The Cloisters is a branch of New York's Metropolitan Museum, and the only American museum dedicated to the art of the Middle Ages.
The renowned Cloisters sits at the northernmost part of the island of Manhattan. Overlooking the Hudson River at Fort Tryon Park, it’s a place out of time: The view across the river was protected when John D. Rockefeller Jr. donated the Palisades on the opposite bank to the state of New Jersey.
In winter, the arcades are glassed in, and the interior walkway becomes a conservatory filled with tender plants such as date palm, orange, rosemary, and bay. Potted bulbs, forced into early bloom, are also on display in late winter and early spring.
Cloister gardens are often not linked to their surrounding building - usually accessed by a side door.
Though quite different, another walled garden style is the Persian
The raised beds of the Bonnefont Cloister Herb Garden hold one of the most specialized plant collections in the world. The foundation of the plant list is a ninth-century edict of the emperor Charlemagne, naming 89 species to be grown on his estates. This list has been supplemented by herbals and monastic records, as well as archaeological evidence. The collection is based on the more than 400 species of plants known and used in the Middle Ages.
Plants are grouped and labeled according to their medieval use, whether in cooking, medicine, art, industry, housekeeping, or magic. Most plants had multiple uses, and virtually all plants were believed to have medicinal value. Many herbs, trees, and flowers were used symbolically as well as practically.
Although the plan of the herb garden is typical of a medieval monastic garden, no attempt has been made to replicate that of a particular monastery. The raised beds, wattle fences, and wellhead are all features frequently depicted in medieval sources. Four quince trees grow in the beds at the center of the garden. Tender plants are grown in terracotta pots that can be moved inside in winter, a common gardening practice in northern Europe throughout the late Middle Ages.
The Trie Cloister Garden evokes the idealized gardens and landscapes of the Middle Ages. The joy the medieval world felt upon the return of spring was expressed in their verdant, millefleur tapestries, allegorical poems, and paintings. The garden's plantings are inspired by that cherished medieval setting, the enameled mead or flowering meadow.
While medieval apothecary and vegetable gardens were orderly, with pleasing symmetry and balance, the medieval fantasy garden was a place of unbridled and untamed nature. This ecstatic vision of nature is evident in the Unicorn Tapestries' myriad of flowers and fruits. Regardless of their natural cycles: fall fruits, winter berries, and spring flowers coexist in a vision of an eternal spring. Much of the flora found blooming in the tapestries is cultivated here, though the plants bloom in their proper seasons.
From the south wall of Bonnefont Garden, is an orchard of lady apples and other medieval fruits such as medlar, quince, currants, and elderberries. Orchards were associated with monasteries, manor houses, and parks, and were often enclosed to keep out thieves. A willow hedge separates the orchard precinct from the Museum lawn and the park beyond it. The ground under the fruit trees is planted to evoke the flowering meadow that was a common feature of medieval pleasure grounds.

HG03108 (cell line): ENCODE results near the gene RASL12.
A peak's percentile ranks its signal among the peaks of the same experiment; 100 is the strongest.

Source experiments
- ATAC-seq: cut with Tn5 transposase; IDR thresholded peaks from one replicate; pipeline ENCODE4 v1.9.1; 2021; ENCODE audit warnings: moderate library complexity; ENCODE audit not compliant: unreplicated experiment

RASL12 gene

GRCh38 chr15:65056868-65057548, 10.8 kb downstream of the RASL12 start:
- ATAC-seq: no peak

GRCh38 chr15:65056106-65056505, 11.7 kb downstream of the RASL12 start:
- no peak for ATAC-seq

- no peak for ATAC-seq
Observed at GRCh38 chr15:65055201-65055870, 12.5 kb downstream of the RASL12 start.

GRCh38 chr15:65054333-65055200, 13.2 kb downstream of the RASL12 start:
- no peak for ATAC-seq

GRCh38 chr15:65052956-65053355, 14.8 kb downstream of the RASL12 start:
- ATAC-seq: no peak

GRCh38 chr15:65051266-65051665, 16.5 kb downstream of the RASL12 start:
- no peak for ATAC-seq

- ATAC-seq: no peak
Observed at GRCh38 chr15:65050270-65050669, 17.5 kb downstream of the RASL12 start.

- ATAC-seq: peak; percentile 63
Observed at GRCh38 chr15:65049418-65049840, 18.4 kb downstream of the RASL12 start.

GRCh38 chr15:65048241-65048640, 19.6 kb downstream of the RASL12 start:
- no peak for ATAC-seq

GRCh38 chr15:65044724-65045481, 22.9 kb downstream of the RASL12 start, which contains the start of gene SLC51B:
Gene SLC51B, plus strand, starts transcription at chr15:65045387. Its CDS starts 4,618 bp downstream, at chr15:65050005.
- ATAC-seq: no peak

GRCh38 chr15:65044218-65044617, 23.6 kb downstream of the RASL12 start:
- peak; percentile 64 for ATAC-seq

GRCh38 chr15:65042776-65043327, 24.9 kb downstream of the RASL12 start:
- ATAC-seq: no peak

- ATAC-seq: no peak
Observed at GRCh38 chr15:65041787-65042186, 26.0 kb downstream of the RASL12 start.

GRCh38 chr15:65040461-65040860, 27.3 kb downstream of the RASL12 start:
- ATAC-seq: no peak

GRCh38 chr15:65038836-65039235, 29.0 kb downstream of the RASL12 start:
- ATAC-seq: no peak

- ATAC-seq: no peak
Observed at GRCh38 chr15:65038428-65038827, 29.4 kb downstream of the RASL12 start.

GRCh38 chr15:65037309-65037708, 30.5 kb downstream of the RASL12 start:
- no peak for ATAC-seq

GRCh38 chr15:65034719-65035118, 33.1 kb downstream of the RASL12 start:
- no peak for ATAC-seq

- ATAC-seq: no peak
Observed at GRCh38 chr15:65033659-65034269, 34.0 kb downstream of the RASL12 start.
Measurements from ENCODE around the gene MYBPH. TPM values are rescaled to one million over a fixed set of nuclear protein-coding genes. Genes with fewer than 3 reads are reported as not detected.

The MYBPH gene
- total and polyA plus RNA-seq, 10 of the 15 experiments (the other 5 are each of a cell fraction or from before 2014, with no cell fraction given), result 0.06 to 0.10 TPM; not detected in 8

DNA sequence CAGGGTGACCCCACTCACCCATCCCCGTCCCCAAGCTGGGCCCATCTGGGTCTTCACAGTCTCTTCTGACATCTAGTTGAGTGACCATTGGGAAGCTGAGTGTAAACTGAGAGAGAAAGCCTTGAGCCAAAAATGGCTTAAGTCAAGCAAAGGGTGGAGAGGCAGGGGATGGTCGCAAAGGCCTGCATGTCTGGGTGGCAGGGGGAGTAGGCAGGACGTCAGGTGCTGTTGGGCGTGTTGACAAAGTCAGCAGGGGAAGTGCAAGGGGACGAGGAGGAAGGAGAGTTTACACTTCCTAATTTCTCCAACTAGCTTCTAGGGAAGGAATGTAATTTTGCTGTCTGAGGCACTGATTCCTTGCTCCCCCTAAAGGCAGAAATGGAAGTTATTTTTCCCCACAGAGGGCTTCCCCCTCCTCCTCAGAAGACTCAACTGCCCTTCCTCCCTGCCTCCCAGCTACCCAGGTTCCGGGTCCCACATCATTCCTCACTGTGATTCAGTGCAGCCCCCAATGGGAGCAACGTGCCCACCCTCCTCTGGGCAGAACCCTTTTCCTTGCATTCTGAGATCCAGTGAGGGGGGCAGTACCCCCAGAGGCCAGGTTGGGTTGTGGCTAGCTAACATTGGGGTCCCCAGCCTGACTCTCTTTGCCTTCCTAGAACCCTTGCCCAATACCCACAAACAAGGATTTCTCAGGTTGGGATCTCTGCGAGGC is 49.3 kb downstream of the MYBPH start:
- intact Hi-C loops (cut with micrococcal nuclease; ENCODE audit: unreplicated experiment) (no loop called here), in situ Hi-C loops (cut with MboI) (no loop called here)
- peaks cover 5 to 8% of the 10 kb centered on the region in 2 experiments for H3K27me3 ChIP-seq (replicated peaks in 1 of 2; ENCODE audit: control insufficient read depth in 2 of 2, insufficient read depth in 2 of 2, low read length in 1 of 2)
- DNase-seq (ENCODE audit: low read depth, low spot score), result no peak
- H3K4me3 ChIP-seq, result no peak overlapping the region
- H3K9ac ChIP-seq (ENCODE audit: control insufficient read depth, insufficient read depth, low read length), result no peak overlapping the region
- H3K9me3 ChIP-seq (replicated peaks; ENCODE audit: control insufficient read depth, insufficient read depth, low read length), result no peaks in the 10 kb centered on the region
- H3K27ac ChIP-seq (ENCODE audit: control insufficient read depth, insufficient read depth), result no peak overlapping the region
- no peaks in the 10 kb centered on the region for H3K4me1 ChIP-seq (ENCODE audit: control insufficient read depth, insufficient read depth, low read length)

The Cloisters' orchard meadow is stocked with spring bulbs that naturalize and form large colonies over time. A variety of herbs and flowers reseed themselves each year, and are cut back to the ground in late summer.
A prominent feature of these formal gardens is a geometric layout following geometric and visual principles, implemented to nature by water channels and basins which divide the enclosed space into clearly defined quarters, a principle that has become known as Chahar Bagh (four gardens), waterworks with channels, basins, fountains and cascades, pavilions, prominent central axes with a vista, and a plantation with a variety of carefully chosen trees, herbs. and flowers.
The old-Iranian word for such gardens "pari-daizi' expresses the notion of an earthly paradise that is inherent to them. As such, they are a metaphor for the divine order and the unification and protection of the ones who do good. Their counterparts on earth fulfill a similar function. These principles are brought to perfection in the gardens of the emperor as the "good gardener".
The Persian style often attempts to
integrate indoors with outdoors, through the connection of a surrounding
garden with an inner courtyard.
Starting from the 12th to 13th century, tombs for members of the royal family or important personalities were placed into such formal gardens, providing believers a chance to benefit from the spirituality of a venerated person and the particular aura of the garden. European garden design began to influence Persia, particularly the designs of France, and out of Russia and the United Kingdom. Western influences led to changes in the use of water and the species used in bedding.
Iran's dry heat makes shade important in gardens, which would be nearly unusable without it. Trees and trellises largely feature shade; pavilions and walls are also structurally prominent in blocking the sun.
The heat also made water important, both in the design and maintenance of the garden. Irrigation may be required, and may be provided via a form of tunnel called a qanat, that transports water from a local aquifer. Well-like structures then connect to the qanat, enabling the drawing of water. Trees were often planted in a ditch called a juy, which prevented water evaporation and allowed the water quick access to the tree roots.
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